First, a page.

Swing and her group support, “in-state cultivation and a truly state-regulated product so we will know that it is what it says it is and that it’s grown under specific requirements. We want to know that what we’re giving our children – if nothing else – a safe and consistent product.”

What’s Included in the South Carolina Compassionate Care Act

Like many other medical cannabis programs, patients will need to apply for a registration card through the state’s health department (DHEC). To be approved, they must have at least one qualifying medical condition and a recommendation from their physician with whom they have a bona fide relationship. All patients between 18 and 23 years of age are required to have certification letters from two doctors.

Eligible illnesses include cancer, a neurological disease or disorder, multiple sclerosis, sickle cell anemia, glaucoma, PTSD, cachexia or wasting syndrome, epilepsy, ulcerative colitis, Crohn’s disease, conditions causing a patient to be home-bound due to severe or persistent nausea, and terminal illnesses (with less than one year to live). Over time, more conditions may be added by a Medical Cannabis Review Board.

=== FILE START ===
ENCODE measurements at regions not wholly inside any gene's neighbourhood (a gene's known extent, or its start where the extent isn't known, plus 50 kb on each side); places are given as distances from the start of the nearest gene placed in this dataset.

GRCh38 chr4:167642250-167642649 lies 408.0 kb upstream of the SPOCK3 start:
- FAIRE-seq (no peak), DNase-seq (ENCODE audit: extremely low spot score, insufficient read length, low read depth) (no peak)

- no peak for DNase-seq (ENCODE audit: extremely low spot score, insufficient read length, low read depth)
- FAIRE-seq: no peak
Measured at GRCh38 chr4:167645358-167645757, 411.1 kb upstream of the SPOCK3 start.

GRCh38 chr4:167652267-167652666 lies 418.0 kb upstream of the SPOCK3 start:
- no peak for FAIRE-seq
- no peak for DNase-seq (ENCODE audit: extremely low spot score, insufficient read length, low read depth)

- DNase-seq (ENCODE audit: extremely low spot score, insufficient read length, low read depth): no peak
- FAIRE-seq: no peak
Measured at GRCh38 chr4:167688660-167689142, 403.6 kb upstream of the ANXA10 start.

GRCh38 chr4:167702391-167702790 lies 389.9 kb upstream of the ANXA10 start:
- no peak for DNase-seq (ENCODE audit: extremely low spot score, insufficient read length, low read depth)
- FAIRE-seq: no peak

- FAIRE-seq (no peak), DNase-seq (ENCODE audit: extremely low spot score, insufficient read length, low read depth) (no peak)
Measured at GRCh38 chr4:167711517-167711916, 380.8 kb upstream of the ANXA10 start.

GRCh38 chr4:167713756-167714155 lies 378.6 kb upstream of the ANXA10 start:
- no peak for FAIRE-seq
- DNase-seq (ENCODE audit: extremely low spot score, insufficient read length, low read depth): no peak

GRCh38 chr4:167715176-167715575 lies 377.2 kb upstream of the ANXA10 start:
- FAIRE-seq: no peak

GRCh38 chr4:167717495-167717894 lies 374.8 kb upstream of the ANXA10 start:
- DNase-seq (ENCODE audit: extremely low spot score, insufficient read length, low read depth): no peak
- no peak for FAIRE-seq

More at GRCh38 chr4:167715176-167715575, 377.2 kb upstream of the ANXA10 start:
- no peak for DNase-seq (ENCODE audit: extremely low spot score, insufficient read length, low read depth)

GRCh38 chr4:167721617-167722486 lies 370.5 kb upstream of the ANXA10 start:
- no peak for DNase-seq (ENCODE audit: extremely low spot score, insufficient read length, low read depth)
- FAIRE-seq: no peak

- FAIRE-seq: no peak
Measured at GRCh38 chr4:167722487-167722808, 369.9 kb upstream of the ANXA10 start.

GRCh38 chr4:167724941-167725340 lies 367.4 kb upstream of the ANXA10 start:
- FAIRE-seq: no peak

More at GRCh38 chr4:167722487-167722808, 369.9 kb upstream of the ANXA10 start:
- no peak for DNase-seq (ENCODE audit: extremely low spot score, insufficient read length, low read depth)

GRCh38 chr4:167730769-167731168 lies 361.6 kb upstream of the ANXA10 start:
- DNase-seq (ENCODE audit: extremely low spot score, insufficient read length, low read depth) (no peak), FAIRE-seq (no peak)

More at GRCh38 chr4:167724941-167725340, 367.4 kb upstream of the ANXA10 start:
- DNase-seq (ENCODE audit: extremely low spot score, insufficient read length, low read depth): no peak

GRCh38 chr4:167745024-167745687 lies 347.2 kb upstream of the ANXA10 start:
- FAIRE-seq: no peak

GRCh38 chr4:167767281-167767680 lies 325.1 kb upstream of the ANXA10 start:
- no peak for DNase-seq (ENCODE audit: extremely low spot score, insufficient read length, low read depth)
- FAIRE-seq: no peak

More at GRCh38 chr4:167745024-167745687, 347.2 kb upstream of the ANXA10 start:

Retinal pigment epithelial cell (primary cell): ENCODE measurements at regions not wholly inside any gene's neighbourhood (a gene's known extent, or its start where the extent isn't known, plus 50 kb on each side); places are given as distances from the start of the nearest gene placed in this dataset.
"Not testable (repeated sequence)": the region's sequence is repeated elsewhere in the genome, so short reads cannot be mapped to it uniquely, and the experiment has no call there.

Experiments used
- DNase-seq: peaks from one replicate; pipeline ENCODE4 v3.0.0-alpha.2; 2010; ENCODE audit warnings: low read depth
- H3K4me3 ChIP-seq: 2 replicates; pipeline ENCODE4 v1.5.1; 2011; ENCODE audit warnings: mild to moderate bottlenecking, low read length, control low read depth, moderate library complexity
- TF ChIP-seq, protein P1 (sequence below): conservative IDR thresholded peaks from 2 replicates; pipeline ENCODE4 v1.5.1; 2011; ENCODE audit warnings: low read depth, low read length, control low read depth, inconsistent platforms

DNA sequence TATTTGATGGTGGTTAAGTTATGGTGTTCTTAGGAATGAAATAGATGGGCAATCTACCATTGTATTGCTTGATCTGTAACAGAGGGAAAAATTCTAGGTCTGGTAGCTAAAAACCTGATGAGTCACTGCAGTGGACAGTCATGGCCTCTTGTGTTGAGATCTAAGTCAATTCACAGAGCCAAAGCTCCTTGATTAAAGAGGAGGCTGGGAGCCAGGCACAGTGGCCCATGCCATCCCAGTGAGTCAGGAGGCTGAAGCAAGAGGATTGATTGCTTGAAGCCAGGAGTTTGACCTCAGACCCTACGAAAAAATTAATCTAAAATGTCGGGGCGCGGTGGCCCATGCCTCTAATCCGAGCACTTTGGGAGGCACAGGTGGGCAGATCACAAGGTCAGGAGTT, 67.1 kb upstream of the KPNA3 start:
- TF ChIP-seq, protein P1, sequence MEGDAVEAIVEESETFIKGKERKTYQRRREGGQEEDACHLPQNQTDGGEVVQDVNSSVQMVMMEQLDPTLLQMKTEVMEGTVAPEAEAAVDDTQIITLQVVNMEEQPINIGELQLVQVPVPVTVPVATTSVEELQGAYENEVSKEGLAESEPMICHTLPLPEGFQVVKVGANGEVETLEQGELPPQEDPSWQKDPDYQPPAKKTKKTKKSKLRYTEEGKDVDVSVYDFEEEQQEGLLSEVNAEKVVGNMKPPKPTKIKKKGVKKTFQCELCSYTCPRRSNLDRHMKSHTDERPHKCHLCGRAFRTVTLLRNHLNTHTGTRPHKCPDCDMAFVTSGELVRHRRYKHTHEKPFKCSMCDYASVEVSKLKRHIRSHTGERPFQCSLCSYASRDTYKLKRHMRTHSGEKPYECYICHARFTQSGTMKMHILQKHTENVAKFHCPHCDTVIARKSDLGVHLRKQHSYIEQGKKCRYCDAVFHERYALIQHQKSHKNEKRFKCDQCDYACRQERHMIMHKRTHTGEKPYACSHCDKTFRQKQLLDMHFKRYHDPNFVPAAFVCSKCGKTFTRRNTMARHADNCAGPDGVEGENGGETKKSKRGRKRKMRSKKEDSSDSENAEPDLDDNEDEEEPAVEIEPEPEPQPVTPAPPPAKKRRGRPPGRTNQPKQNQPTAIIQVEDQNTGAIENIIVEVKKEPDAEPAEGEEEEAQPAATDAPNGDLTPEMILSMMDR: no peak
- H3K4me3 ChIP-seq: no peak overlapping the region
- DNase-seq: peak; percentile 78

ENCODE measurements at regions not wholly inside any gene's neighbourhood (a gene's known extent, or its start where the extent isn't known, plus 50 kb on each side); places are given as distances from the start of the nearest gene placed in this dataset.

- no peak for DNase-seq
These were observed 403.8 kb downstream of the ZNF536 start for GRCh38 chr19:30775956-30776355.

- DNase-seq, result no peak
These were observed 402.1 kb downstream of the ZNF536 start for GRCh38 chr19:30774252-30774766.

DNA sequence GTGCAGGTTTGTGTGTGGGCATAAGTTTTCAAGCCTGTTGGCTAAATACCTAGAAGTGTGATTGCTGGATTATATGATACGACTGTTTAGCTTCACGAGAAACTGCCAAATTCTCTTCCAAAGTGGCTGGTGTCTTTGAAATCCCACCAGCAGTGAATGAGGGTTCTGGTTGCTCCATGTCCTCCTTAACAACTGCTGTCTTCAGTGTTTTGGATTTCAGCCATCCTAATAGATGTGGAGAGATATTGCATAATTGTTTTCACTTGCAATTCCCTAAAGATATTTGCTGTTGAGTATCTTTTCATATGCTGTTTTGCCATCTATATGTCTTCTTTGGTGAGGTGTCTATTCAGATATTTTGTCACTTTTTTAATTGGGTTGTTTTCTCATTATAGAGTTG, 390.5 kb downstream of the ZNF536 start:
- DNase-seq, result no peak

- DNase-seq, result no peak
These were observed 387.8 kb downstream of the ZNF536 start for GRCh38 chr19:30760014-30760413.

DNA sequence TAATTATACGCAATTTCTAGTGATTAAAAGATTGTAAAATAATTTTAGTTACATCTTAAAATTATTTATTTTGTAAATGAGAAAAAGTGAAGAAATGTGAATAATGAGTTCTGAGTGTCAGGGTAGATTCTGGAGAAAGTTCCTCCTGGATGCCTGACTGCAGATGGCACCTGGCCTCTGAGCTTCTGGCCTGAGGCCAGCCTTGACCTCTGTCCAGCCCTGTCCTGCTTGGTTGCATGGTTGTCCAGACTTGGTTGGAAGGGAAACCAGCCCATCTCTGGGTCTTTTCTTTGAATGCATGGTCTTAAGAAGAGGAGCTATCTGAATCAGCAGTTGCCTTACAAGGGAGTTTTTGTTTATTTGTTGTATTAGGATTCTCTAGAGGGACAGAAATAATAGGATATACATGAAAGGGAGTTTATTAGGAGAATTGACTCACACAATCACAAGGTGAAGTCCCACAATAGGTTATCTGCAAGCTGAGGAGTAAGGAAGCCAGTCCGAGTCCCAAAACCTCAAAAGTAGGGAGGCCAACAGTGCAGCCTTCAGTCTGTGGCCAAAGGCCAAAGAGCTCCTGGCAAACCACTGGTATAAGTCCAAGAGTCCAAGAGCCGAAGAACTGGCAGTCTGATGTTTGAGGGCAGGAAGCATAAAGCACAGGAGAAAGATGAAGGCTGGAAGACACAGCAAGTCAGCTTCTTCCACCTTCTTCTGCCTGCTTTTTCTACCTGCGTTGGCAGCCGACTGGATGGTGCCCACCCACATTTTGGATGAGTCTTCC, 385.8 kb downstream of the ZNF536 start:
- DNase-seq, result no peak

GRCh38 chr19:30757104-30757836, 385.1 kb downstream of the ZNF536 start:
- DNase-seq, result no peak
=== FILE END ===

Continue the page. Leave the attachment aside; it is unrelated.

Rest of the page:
Now, here’s an overview of the program according to the South Carolina Compassionate Care Act in its current form:

  • It would be managed by the South Carolina Department of Health and Environmental Control (DHEC) and monitored by the South Carolina Law Enforcement Division (SLED).
  • A Medical Cannabis Review Board would be formed and include representatives from the SLED, DHEC and eight other members chosen by the governor and approved by the state senate.
  • Licensing through the DHEC will be available for 15 cannabis cultivators, 30 processing facilities and 5 testing laboratories. Fees are yet to be determined.
  • The DHEC would also license at least one privately owned dispensary in each county and at most one dispensary for every 20 pharmacies in the state.
  • Dispensaries must not be located within 1,000 feet of a school (specific exceptions apply) and employ a pharmacist, physician assistant or licensed practical nurse.
  • Medical cannabis can be used in forms such as vaporized oil, gel caps, suppositories, patches or topical creams. It cannot be sold or smoked in leaf form and violations are subject to $150 fine.
  • Registered patients and caregivers will be allowed to purchase and possess up to two ounces of dried cannabis (per patient) every two weeks. How that translates to approved products will be determined by the DHEC.
  • Patients and caregivers will not be allowed to grow their own cannabis.